We'd also discovered from the Germans that the couple that own Pikla also own Kosmonautika so I asked if I could book meals for the following three nights too. I was told she would have to ask her husband as she was due at Kosmonautika to cook the following evening.
So, we'd now been in Estonia for what would be five nights and only had one proper evening meal. This was not good but not a lot we could do about it. The nearest restaurant to Pikla was 25kms away. Too far to be bothered making the journey.
Luckily just up the road was a small supermarket and next to it an even smaller little independent shop that sold delicious coffee and cakes at incredibly low prices!
Breakfast stop.
So if you happen to be driving on the E67 "Via Baltica" and passing through the village of Voiste do give them a call as they are only a third of the price of the petrol station chains and deserve all the custom they can get.
Anyway, with no meal to interrupt the schedule for the evening we could sit in our newly erected hide until it went dark!
We didn't spend that long as it happened but we were in it for three or four hours I guess.
We had reasonable success too. After an hour or so we had two male and a few female Ruff land right infant of us. There wasn't a lek as such but we did manage some photographs of the stunning breeding plumage the males were in. Unfortunately most images were once again soft thanks to the heat... we were now up to 27-28 degrees ( and oh dear,it was grey, cold and miserable for the girls at home too) but as the evening wore on things improved so at last we got some images worthy of keeping.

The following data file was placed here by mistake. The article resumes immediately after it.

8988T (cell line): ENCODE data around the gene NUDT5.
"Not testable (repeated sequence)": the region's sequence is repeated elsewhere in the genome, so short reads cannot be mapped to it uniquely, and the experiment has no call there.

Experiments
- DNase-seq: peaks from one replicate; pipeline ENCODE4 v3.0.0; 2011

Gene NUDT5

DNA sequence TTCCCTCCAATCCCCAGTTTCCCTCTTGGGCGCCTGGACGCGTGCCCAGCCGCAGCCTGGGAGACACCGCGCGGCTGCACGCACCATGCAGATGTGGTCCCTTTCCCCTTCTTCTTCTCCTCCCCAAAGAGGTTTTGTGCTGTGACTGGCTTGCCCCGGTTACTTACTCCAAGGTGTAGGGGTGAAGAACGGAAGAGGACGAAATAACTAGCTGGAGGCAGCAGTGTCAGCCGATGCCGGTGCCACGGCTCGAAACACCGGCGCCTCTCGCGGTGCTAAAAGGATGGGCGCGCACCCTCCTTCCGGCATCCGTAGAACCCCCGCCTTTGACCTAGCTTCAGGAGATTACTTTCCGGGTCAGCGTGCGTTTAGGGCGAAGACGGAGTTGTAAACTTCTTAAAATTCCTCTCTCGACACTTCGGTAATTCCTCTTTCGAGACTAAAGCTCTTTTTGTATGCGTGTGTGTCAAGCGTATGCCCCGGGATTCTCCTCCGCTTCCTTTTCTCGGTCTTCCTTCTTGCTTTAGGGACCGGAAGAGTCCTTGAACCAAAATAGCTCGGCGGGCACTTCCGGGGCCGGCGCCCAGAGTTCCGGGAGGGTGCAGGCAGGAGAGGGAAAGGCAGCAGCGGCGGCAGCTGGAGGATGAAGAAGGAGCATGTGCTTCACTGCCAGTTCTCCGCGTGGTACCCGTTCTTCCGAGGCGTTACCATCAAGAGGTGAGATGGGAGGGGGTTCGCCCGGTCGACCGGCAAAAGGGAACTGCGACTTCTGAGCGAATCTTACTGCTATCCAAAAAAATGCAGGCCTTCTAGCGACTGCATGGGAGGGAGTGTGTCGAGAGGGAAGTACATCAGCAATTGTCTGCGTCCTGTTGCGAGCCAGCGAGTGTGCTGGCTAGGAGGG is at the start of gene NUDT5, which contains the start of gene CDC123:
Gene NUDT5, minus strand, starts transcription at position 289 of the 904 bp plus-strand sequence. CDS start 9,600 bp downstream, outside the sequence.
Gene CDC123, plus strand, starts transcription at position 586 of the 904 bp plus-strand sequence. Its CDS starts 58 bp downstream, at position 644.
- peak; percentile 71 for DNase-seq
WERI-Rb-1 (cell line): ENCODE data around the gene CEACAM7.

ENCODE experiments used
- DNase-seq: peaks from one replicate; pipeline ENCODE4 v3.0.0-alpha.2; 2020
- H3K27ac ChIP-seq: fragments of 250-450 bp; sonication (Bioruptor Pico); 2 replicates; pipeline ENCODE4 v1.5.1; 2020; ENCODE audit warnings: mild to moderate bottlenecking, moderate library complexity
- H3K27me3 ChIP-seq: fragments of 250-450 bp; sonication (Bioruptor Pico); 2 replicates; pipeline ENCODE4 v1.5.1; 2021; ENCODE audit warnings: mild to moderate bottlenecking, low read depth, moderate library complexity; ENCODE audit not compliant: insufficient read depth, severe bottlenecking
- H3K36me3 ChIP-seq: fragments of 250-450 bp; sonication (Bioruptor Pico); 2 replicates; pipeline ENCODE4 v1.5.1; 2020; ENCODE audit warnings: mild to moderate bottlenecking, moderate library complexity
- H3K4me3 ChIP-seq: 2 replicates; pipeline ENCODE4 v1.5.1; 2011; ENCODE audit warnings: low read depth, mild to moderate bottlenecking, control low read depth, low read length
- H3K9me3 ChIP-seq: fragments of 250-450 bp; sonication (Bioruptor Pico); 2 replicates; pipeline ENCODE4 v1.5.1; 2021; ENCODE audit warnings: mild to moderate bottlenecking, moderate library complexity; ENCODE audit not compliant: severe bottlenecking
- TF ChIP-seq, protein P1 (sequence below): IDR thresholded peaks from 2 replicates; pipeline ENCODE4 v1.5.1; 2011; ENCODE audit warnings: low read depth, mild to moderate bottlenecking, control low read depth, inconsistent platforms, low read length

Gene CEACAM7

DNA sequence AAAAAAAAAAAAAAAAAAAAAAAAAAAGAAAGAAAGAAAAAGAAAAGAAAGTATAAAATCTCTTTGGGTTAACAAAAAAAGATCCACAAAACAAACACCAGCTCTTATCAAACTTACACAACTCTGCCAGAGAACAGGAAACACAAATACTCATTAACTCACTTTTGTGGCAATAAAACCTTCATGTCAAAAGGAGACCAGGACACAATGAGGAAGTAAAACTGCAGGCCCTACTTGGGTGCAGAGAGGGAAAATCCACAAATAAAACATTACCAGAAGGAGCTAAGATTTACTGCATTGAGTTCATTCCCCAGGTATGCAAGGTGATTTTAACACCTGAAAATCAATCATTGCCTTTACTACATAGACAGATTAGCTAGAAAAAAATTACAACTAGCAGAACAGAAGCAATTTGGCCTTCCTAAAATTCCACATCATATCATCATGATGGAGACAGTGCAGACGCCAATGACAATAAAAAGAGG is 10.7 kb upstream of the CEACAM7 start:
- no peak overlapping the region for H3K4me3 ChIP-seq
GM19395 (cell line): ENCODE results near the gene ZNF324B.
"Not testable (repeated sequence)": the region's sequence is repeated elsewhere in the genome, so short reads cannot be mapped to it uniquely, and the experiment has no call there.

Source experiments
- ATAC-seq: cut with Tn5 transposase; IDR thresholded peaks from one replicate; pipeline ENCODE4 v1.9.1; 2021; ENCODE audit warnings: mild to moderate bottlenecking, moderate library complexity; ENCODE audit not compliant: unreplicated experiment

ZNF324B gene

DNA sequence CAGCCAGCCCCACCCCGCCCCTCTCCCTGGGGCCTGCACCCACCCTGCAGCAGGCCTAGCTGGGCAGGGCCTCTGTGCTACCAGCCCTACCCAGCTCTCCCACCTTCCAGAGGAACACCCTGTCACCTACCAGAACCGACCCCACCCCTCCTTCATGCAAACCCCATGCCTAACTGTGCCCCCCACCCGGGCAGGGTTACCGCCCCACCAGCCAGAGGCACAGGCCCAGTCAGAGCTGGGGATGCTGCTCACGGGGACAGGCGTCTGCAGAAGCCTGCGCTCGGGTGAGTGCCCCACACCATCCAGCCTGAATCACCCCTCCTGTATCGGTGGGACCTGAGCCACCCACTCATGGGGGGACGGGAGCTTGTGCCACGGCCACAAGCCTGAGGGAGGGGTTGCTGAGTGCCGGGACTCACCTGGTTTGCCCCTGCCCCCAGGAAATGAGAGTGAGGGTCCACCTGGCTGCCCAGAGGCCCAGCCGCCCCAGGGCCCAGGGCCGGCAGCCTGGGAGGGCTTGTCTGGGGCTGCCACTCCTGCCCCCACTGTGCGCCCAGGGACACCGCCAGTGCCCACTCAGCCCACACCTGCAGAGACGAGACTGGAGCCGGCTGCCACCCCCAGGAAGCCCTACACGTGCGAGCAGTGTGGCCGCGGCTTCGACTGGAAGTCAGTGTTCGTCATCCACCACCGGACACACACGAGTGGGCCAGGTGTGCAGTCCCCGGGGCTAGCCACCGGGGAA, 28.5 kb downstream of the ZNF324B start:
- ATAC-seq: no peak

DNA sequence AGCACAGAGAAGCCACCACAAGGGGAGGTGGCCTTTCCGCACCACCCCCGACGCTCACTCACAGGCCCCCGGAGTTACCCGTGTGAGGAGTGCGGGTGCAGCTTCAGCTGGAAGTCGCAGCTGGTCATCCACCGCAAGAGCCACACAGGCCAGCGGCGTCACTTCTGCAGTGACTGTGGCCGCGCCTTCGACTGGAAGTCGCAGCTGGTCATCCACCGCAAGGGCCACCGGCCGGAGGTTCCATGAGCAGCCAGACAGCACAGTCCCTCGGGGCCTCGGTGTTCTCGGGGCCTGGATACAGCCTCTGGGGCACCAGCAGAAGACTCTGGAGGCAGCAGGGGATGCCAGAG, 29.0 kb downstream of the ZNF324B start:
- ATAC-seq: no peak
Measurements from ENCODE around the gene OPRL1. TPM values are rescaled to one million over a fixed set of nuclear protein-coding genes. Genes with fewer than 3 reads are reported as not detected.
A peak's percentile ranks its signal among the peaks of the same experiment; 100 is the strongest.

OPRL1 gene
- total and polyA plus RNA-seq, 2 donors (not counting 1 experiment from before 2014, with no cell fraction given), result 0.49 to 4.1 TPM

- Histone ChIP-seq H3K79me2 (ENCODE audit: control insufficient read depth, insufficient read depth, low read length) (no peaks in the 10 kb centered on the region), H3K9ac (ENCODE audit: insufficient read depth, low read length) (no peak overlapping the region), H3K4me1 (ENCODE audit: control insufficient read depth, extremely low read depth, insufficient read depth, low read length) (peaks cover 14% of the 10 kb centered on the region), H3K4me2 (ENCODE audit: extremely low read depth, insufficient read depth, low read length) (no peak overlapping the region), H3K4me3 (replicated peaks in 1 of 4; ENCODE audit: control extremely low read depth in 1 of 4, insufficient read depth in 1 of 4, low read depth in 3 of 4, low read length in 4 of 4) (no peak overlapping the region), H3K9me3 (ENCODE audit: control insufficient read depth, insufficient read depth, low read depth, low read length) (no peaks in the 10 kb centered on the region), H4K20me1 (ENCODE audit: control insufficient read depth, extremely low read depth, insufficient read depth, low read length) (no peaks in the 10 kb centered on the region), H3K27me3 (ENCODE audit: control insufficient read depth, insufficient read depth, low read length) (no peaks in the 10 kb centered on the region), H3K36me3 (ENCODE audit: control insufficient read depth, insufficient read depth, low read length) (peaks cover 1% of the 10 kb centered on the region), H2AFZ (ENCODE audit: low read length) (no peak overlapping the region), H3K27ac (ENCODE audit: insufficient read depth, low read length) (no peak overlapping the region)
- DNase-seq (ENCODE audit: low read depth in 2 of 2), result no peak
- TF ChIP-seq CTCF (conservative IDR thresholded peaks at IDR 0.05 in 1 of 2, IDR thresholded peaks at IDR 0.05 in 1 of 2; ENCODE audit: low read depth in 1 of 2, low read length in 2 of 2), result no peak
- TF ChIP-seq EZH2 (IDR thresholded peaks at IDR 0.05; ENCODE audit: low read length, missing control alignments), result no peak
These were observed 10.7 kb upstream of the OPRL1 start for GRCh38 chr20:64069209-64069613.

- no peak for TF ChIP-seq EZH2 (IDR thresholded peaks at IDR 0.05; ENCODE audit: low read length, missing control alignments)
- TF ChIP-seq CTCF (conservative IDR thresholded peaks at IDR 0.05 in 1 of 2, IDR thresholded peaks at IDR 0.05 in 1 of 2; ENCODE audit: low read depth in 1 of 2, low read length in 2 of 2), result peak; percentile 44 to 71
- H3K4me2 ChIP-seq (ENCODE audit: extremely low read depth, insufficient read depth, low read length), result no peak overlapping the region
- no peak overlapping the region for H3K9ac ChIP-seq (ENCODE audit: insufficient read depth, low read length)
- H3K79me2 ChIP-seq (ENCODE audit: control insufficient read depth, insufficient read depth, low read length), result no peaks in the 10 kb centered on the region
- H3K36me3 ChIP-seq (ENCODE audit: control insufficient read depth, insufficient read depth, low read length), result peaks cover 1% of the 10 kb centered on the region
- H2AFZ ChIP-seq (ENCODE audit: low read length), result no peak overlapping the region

Ruff  Calidris pugnax
The Ruff came and went on several occasions so it was most satisfying we'd rescued something out of the situation we found ourselves in. 

Ruff  Calidris pugnax
Ginger was we called him, well you would wouldn't you, came really close on one visit.
Ruff  Calidris pugnax
Feeling a little more elated than at any time since the first night in the bear hide we packed up for the night and headed back to the house for a cold beer to celebrate.
We'd both made the decision that a night in the other hide was a non starter. It would be pointless if the Ruff weren't there and as we'd been keeping an eye on the distant hide we knew they wouldn't be. We'd also been told that unless you are on intimate terms the other hide was too small for two people. Mike and I are good mates, but not that close. On the earlier toss of a coin I was nominated for the first night but the soft comfy bed in my room was going to be slept in, that was a certainty.
After three nights of roughing it, getting in to bed was perfect bliss!